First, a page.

as You are righteous, rescue me. 3 Incline Your ear to me; be quick to save me; be a rock, a stronghold for me, a citadel, for my deliverance. 4 For You are my rock and my fortress; You lead me and guide me as befits Your name. 5 You free me from the net laid for me, for You are my stronghold. 6 Into Your hand I entrust my spirit; You redeem me, O ETERNAL ONE, faithful God. 7 I detest those who rely on empty folly, but I trust in the ETERNAL ONE. 8 Let me exult and rejoice in Your faithfulness when You notice my affliction, are mindful of my deep distress, 9 and do not hand me over to my enemy, but a grant me relief.-a 10 Have mercy on me, O ETERNAL ONE, for I am in distress; my eyes are wasted by vexation, my substance and body too.-b 11 My life is spent in sorrow, my years in groaning; my strength fails because of my iniquity, my limbs waste away. 12 Because of all my foes I am the particular butt of my neighbors, a horror to my friends; those who see me on the street avoid me. 13 I am put out of mind like the dead; I am like an object given up for lost. 14 I hear the whisperings of many, intrigue c on every side, as they scheme together against me, plotting to take my life. 15 But I trust in You, O ETERNAL ONE; I say, “You are my God!”
16 My fate is in Your hand; save me from the hand of my enemies and pursuers. 17 Show favor to Your servant; as You are faithful, deliver me. 18 O ETERNAL ONE, let me not be disappointed when I call You; let the wicked be disappointed; let them be silenced in Sheol; 19 let lying lips be stilled that speak haughtily against the righteous with arrogance and contempt. 20 How abundant is the good that You have in store for those who fear You, that You do in the full view of men for those who take refuge in You. 21 You grant them the protection of Your presence b against scheming humans;-b You shelter them in Your pavilion from contentious tongues. 22 Blessed is the ETERNAL ONE, for He has been wondrously faithful to me, a veritable bastion. 23 Alarmed, I had thought, “I am thrust out of Your sight”; yet You listened to my plea for mercy when I cried out to You. 24 So love the ETERNAL ONE, all you faithful; the ETERNAL ONE guards the loyal, and more than requites him who acts arrogantly. 25Be strong and of good courage, all you who wait for the ETERNAL ONE.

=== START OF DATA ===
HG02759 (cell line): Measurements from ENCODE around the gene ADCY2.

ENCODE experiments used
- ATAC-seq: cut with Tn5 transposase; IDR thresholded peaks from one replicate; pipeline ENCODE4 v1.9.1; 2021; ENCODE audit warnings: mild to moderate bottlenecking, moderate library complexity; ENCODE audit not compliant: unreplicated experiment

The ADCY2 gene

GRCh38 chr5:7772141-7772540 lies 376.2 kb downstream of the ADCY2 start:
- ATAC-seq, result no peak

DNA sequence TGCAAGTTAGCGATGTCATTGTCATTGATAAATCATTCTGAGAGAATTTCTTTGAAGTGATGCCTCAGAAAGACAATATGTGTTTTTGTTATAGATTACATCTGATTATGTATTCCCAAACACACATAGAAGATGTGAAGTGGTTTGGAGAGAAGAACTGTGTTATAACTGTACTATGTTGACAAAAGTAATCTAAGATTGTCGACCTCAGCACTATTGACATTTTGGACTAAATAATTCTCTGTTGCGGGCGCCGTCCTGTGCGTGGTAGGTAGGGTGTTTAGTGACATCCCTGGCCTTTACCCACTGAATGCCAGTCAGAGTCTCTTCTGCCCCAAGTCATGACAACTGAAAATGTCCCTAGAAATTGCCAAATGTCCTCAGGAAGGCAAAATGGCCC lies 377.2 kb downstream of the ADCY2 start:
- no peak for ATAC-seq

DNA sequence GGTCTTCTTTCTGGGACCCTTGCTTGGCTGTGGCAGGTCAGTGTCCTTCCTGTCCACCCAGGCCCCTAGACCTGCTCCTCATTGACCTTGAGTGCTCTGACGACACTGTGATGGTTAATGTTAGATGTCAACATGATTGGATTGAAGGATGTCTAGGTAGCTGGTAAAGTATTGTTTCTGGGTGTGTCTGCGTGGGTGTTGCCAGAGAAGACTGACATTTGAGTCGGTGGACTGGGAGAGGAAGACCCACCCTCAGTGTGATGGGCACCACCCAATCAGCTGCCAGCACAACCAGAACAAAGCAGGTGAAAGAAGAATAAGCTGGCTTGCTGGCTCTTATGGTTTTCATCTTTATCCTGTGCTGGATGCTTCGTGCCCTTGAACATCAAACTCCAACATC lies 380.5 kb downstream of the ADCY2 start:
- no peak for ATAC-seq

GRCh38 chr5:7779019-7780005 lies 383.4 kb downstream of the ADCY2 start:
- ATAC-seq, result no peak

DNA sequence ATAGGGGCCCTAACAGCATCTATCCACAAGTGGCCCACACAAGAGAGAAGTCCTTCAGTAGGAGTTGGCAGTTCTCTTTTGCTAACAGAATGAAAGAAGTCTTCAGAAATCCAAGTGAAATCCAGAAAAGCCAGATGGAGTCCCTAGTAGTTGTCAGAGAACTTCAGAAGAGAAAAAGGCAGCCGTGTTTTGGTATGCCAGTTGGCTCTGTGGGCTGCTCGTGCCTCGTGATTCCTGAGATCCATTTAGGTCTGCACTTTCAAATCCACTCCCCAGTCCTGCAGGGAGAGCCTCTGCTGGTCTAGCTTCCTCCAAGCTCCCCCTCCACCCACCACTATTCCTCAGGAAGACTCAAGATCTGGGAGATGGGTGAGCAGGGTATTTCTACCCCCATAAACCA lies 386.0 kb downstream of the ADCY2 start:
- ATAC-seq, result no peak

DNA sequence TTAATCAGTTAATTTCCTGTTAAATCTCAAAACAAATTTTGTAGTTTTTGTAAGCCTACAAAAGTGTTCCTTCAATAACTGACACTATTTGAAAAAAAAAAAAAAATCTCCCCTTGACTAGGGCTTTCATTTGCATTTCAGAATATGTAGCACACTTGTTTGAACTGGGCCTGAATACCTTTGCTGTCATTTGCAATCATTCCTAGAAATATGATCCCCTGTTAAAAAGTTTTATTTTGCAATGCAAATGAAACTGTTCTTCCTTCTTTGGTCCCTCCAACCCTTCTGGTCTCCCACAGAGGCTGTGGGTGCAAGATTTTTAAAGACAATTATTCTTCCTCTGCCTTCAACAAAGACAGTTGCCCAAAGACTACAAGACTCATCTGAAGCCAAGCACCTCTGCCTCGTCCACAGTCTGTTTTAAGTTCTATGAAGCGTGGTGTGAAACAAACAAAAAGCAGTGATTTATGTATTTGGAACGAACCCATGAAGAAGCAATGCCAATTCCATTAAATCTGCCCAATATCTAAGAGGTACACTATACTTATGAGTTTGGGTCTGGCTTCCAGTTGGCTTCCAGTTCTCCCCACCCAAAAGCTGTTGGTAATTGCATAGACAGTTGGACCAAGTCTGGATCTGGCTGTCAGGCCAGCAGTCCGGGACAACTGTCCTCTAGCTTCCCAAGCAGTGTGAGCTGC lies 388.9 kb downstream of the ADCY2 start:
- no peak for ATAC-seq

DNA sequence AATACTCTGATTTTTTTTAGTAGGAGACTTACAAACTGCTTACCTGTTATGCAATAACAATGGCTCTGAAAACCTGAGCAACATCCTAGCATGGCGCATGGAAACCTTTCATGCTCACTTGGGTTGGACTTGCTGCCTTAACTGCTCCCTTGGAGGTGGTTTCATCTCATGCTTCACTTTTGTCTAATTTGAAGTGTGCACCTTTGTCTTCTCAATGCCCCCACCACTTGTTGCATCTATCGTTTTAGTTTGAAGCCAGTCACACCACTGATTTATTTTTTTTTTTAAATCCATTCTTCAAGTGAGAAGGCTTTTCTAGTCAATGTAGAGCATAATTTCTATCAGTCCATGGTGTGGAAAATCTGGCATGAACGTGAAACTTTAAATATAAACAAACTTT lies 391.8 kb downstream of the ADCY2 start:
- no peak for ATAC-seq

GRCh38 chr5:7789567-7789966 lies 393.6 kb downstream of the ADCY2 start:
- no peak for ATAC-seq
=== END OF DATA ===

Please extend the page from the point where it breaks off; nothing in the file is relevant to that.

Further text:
c) On this Shabbat, there are tens of thousands of members of the Ukrainian Jewish community seeking refuge in synagogues, Hillel’s, Moishe Houses, and other locations. The president of Ukraine, Volodymyr Zelensky, is Jewish and fighting alongside his people.
This is a prayer for peace by Rabbi Natan Sternhartz (Ukraine, 1780-1844), a student of Rebbe Nachman of Breslov. A 200 year-old prayer that is entirely relevant today. It was translated by Rabbi Oren Hayon.
May it be Your will, Adonai our God and God of our ancestors, that war and bloodshed should vanish from the earth, and we may know a great and wondrous peace, so that “nation will not lift up sword against nation, nor will they study war any more.” [Isaiah 2:4] May all the inhabitants of the earth come to recognize and know the truth that we were not brought into the world for the sake of war and discord, not for the sake of hatred or jealousy or bloodshed, but that we were brought into the world that we might know You and your endless blessings. May the scriptural promise come to pass: “I will grant peace to the world that you may settle there, and none will make you afraid; I will spare the land from vicious beasts and the sword will never again pass through your territory.” [Lev. 26:6] And let us say: Amen.